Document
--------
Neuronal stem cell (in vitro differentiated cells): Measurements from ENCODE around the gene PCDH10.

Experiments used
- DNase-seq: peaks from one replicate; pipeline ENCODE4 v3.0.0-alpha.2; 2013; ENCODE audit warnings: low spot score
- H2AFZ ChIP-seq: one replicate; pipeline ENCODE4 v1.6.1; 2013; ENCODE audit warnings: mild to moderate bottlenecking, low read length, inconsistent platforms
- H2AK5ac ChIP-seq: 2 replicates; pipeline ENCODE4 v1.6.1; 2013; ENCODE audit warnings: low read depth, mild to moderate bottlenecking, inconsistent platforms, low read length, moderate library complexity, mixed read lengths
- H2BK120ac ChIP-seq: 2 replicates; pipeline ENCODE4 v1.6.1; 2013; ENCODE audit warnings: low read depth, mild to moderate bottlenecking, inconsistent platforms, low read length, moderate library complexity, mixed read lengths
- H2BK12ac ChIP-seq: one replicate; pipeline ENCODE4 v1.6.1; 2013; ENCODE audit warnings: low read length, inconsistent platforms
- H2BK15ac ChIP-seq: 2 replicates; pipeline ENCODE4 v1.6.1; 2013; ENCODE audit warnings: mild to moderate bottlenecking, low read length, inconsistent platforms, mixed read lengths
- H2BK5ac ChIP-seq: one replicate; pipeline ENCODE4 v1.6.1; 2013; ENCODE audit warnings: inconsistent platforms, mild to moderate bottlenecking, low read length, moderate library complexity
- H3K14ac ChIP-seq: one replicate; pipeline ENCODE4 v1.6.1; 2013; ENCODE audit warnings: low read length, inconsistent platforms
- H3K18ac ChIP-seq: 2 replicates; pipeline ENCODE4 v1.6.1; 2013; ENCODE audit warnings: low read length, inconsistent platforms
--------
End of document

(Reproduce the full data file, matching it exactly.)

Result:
Neuronal stem cell (in vitro differentiated cells): Measurements from ENCODE around the gene PCDH10.

Experiments used
- DNase-seq: peaks from one replicate; pipeline ENCODE4 v3.0.0-alpha.2; 2013; ENCODE audit warnings: low spot score
- H2AFZ ChIP-seq: one replicate; pipeline ENCODE4 v1.6.1; 2013; ENCODE audit warnings: mild to moderate bottlenecking, low read length, inconsistent platforms
- H2AK5ac ChIP-seq: 2 replicates; pipeline ENCODE4 v1.6.1; 2013; ENCODE audit warnings: low read depth, mild to moderate bottlenecking, inconsistent platforms, low read length, moderate library complexity, mixed read lengths
- H2BK120ac ChIP-seq: 2 replicates; pipeline ENCODE4 v1.6.1; 2013; ENCODE audit warnings: low read depth, mild to moderate bottlenecking, inconsistent platforms, low read length, moderate library complexity, mixed read lengths
- H2BK12ac ChIP-seq: one replicate; pipeline ENCODE4 v1.6.1; 2013; ENCODE audit warnings: low read length, inconsistent platforms
- H2BK15ac ChIP-seq: 2 replicates; pipeline ENCODE4 v1.6.1; 2013; ENCODE audit warnings: mild to moderate bottlenecking, low read length, inconsistent platforms, mixed read lengths
- H2BK5ac ChIP-seq: one replicate; pipeline ENCODE4 v1.6.1; 2013; ENCODE audit warnings: inconsistent platforms, mild to moderate bottlenecking, low read length, moderate library complexity
- H3K14ac ChIP-seq: one replicate; pipeline ENCODE4 v1.6.1; 2013; ENCODE audit warnings: low read length, inconsistent platforms
- H3K18ac ChIP-seq: 2 replicates; pipeline ENCODE4 v1.6.1; 2013; ENCODE audit warnings: low read length, inconsistent platforms